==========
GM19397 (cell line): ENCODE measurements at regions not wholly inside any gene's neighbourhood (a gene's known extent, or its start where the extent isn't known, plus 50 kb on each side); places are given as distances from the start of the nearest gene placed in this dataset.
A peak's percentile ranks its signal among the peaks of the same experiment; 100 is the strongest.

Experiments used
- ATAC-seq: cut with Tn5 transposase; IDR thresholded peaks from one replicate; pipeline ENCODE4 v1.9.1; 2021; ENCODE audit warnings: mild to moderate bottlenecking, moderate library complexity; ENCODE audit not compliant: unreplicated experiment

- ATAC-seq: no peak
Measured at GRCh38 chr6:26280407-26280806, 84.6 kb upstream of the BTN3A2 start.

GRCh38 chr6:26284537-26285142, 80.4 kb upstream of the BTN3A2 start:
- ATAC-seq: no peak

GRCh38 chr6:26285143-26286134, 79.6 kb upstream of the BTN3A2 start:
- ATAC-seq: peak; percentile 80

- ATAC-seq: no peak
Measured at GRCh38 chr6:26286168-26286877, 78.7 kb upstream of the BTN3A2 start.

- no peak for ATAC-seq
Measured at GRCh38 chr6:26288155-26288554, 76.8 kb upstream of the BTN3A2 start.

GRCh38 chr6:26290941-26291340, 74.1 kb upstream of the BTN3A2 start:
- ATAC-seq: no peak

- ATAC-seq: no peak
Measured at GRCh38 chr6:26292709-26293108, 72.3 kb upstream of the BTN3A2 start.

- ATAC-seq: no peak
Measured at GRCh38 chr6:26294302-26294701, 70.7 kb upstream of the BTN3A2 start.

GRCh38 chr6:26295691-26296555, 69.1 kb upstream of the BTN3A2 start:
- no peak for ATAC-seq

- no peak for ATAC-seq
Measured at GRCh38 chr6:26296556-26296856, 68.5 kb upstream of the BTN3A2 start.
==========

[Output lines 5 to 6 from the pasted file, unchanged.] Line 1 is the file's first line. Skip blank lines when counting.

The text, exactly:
- ATAC-seq: no peak
Measured at GRCh38 chr6:26280407-26280806, 84.6 kb upstream of the BTN3A2 start.